"I do think that a larger percentage of our drug supply ... must be made locally so that in times of need we can turn it on and get the product to the people," he continued. "I do believe this isn't a problem that the government can solve on its own or the industry can solve on its own. I think that, to the extent that it is a problem, to the extent that we want a better system going forward, it's really going to require cooperation and leadership between the industry and health care practitioners. Drug manufacturers, the government and the health care system really need to come together on this thing and certainly, in a bipartisan way, try to figure out what we want the future to look like and what's to be learned from Covid-19. It's going to take involvement and commitment from all the parties."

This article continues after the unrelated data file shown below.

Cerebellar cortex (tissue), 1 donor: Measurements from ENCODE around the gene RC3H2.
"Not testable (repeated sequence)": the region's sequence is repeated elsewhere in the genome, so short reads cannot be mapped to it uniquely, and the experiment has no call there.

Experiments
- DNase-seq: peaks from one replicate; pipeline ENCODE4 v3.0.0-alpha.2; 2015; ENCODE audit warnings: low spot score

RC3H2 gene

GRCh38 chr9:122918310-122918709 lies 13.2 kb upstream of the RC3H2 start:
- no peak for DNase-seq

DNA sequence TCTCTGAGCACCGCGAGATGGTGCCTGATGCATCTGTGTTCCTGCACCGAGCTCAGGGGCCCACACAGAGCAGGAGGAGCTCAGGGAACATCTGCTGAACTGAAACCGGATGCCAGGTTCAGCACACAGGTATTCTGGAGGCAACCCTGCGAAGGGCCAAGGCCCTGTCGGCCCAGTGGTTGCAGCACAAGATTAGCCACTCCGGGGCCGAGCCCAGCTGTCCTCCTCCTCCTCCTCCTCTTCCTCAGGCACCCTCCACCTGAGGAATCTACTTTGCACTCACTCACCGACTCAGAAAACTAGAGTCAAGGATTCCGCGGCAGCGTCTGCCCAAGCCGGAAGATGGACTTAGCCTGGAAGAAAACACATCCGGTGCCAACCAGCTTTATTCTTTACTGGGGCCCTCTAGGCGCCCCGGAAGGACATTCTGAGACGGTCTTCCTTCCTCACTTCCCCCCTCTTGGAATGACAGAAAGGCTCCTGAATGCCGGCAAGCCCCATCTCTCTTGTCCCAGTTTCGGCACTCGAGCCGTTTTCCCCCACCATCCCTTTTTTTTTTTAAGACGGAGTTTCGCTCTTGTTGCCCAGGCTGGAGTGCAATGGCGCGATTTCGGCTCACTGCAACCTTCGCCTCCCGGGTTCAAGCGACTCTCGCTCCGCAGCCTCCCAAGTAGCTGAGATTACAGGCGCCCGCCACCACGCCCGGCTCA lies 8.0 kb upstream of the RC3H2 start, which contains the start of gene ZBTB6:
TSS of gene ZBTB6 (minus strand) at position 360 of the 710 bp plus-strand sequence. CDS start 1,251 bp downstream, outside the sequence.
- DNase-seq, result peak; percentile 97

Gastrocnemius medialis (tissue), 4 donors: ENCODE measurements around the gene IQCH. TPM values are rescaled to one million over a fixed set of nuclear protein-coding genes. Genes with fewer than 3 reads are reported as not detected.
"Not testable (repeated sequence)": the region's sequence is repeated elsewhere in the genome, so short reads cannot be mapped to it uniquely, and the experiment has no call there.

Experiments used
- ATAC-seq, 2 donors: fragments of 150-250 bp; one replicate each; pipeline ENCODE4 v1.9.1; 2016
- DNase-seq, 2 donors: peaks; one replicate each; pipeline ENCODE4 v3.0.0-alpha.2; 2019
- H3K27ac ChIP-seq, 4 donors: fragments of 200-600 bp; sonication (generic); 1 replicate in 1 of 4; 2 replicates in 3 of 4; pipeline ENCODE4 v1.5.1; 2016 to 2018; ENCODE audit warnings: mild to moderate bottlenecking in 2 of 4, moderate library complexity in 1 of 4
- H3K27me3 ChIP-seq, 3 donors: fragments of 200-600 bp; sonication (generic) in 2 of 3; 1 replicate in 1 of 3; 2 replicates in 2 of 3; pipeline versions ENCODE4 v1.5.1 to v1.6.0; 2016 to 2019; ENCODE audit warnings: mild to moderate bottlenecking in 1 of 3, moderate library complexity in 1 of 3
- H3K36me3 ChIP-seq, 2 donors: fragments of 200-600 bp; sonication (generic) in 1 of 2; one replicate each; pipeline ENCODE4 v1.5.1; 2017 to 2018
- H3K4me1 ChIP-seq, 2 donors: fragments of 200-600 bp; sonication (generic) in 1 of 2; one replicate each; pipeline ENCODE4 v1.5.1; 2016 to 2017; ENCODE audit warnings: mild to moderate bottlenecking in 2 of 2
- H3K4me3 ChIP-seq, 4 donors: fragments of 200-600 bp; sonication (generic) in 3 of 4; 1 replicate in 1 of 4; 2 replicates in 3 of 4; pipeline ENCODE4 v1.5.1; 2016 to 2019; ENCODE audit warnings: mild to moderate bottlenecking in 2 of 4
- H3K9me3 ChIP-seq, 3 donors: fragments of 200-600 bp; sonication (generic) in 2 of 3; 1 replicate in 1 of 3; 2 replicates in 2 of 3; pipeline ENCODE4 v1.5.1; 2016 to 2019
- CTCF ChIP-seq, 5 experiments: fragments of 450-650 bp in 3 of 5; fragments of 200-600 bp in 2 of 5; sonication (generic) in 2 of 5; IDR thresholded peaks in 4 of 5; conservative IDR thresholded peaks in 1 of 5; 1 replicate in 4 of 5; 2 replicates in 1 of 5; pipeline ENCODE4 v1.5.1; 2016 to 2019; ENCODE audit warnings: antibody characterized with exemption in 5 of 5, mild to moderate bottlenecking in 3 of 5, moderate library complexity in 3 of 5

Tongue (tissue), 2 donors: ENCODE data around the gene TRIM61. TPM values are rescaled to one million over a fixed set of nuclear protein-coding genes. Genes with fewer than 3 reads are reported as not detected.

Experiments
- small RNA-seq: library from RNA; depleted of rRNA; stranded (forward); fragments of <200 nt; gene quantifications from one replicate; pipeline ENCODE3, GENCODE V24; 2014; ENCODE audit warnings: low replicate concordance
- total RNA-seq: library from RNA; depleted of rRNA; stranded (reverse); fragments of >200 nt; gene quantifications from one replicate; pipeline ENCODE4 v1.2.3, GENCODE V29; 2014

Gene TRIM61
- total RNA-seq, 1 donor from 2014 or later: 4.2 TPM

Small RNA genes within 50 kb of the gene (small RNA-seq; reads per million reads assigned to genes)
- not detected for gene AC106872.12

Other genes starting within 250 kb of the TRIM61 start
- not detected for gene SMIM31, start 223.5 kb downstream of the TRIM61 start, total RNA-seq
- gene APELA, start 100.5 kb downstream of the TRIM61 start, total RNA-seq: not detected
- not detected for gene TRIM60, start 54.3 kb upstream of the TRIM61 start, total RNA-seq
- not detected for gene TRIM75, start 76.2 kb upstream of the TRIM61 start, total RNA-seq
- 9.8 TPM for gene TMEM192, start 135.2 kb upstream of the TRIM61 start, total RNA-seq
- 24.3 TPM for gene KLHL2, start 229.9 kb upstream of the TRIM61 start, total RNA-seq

Small businesses can utilize digital marketing to increase relevancy, visibility during crisis
By John C. Stevenson
Getting back to the business of business means different things for different companies. While large concerns often have the deep pockets to weather a crisis, smaller businesses generally aren't as fortunate.
There are, however, a variety of opportunities through digital marketing that give web-savvy small-business owners the ability to strengthen their relationships with existing customers and grow their businesses to new audiences.
Cheryl Smithem, founder and principal at Charleston PR & Design LLC, says that modern digital marketing tools including social media offer a veritable smorgasbord of generally inexpensive or free opportunities for small businesses to let customers know they are open and to build excitement about new or returning offerings.